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Seek and Destroy — The JavaScript Algorithm

Picture from Loudwire

During our algorithm practice, some exercises are boring, others will be fun, and others you can’t help but blog about them. That’s the case with this fun algorithm I came across a few days ago. Seek and Destroy, the algorithm that made me hear James Hetfield sing out load Searching, Seek and destroy with his recognizable voice. Yes, I’m talking about Metallica and an algorithm that will search the values on an initial array that will be the same as the arguments followed after that array and destroy them.

For example, seekAndDestroy([1, 2, 3, 5, 1, 2, 3], 2, 3) should return [1, 5, 1].

So let’s blast our headsets with Seek and Destroy and check out some solutions.

Nested Loops

For the first solution, we’re creating an array using Object.values(arguments).slice(1) and storing it in the variable valuesToRemove to compare against arr. We start a basic for loop to iterate through arr. Then, nest another for loop inside the first, changing the integer variable j and arr to valuesToRemove. This second loop will iterate through valuesToRemove. Within the second loop create an if statement, checking strictly === that the current value of arr[i] is equal to valuesToRemove[j]. If the value at the current index is equal in both arrays, we’ll delete it from arr. Outside of the nested loops: return the modified array, filtering out any nulls created by the delete operator.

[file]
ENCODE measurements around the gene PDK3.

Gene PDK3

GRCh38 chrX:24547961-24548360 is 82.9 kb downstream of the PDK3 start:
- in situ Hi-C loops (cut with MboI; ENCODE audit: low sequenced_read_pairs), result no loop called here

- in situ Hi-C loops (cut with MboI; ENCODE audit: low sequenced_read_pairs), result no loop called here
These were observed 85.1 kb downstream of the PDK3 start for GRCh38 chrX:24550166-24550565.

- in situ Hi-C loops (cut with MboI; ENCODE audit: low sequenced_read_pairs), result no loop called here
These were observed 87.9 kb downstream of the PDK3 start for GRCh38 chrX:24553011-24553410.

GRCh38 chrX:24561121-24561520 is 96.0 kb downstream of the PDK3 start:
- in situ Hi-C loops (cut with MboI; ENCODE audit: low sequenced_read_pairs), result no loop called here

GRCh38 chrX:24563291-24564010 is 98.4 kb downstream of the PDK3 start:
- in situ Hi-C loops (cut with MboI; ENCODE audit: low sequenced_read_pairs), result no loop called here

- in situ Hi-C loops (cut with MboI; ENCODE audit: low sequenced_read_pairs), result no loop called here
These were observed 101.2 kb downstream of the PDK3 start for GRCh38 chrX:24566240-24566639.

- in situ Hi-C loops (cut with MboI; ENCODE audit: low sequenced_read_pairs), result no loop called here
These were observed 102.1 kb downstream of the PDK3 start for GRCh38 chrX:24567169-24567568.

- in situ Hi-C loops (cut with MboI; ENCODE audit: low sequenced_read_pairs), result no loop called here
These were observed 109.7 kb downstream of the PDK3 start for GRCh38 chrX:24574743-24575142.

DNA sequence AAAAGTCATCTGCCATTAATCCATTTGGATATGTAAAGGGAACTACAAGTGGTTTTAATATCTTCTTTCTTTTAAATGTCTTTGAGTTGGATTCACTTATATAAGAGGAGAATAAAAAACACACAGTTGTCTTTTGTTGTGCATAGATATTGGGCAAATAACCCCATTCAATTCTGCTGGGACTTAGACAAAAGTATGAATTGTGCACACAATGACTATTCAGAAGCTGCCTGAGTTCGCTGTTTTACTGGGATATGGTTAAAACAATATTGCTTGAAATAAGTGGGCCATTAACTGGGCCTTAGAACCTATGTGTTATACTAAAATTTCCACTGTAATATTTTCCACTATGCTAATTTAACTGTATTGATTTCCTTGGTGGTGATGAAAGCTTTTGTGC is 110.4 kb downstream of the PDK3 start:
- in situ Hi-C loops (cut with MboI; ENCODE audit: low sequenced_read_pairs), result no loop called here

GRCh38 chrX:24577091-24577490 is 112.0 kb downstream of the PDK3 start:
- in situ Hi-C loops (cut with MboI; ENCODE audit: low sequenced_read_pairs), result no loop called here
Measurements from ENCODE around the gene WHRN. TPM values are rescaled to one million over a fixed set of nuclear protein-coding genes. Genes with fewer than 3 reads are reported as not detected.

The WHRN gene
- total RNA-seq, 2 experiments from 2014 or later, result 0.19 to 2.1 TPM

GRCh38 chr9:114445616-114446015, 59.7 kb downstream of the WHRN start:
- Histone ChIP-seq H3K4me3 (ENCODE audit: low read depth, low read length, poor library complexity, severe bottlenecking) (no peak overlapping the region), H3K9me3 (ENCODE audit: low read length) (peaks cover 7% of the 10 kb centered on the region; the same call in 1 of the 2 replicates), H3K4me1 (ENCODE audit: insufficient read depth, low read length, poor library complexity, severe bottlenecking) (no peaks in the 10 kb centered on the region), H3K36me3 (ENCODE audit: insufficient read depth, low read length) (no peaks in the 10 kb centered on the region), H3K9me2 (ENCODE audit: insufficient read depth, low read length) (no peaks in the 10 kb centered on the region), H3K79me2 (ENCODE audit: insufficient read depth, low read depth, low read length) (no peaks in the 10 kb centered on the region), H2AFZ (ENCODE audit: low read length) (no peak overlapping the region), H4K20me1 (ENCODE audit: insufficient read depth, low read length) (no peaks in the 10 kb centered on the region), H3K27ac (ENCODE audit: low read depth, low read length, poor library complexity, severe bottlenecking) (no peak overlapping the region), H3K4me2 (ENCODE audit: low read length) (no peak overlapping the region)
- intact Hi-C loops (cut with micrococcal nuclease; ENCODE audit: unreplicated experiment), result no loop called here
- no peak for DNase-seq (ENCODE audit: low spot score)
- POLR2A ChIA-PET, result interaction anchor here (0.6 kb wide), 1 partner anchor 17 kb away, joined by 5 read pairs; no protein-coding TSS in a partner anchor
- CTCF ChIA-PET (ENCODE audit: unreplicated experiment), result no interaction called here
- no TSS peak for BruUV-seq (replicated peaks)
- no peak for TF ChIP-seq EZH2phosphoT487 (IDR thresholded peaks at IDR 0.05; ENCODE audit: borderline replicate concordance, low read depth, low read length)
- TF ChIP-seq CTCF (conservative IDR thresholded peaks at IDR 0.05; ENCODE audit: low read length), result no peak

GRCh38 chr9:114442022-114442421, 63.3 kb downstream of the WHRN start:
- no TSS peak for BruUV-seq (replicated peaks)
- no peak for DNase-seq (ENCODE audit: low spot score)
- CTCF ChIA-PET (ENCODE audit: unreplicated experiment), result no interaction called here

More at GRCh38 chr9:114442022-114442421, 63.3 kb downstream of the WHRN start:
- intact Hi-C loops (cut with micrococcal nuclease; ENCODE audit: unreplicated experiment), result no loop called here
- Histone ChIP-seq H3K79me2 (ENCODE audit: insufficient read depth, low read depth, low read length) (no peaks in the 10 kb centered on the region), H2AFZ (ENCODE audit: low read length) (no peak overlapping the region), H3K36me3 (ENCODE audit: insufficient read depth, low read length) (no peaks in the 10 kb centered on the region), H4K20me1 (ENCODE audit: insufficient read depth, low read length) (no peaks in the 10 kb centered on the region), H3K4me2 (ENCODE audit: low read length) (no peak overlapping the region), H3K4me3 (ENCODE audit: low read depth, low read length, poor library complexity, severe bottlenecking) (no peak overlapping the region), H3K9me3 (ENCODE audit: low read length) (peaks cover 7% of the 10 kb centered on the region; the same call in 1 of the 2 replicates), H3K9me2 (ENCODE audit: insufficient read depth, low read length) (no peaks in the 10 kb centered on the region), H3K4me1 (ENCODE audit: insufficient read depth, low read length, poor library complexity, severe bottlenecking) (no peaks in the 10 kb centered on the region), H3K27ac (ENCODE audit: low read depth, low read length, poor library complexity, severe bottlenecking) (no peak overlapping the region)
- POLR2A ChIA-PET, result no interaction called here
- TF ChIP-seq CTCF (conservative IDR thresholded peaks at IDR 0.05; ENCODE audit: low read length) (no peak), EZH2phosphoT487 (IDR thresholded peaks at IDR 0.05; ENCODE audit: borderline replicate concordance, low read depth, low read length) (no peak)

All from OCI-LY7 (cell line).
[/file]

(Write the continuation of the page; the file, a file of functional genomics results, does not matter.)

You might think this code is too complicated, and that’s correct. When we add nested iterations through the input will increase the complexity. According to the Big O Notation, this is an O(n2) function, and it represents a function whose complexity is directly proportional to the square of the input size. Thus, increasing the complexity. In other words, the response will be slower, it will take more memory, and that’s worst than St. Anger’s snare sound. Pretty bad.

Lars looks like he’s bragging about getting up on his feet and drumming abilities. Picture from Louder Sound.

Array Iteration Methods

Our second solution would be the most common JavaScript solution, the Enter Sandman of this exercise. It is iterating the new array with the .filter and .includes methods. As we can see, this is a way cleaner code. Iteration methods such as .filter have a time complexity of O(n), which increases linearly in direct proportion to the number of inputs. At first, the iteration methods can look confusing. Once we understand how to use them, these methods, implementing them as needed, will be as natural as singing along to Enter Sandman in karaoke night.

Retsuko is overreacting to Enter Sandman. Picture from BBC.

Rest Parameters

The third and final example is my favorite of it all. This one is Cliff Burton (RIP) playing bass solo epic level. In this solution, we’re using the rest parameters syntax. We allow a function to accept an indefinite number of arguments as an array using three dots . Then, we return the filtered array with the .includes methods. This solution is some beautiful ES6 code.

Just listen to that electric bass. He was one of the best bass players ever.

So there we have it, a fun algorithm that we can name after a Metallica song. I hope you learned something new with this read and enjoyed it as much as I enjoyed writing it. So keep studying those algorithms and have fun finding something about your favorite music or pop culture to reference it.

Happy coding!


  1. Introduction to the “Seek and Destroy” algorithm.
  2. Nested Loops
  3. Array Iteration Methods
  4. Rest Parameters Syntax


  1. Learning Big O Notation With O(n) Complexity by Newton, Dan.
  2. Time complexity Big 0 for Javascript Array methods and examples by Castillo, Luis.
  3. MDN Web Docs, Rest Parameters



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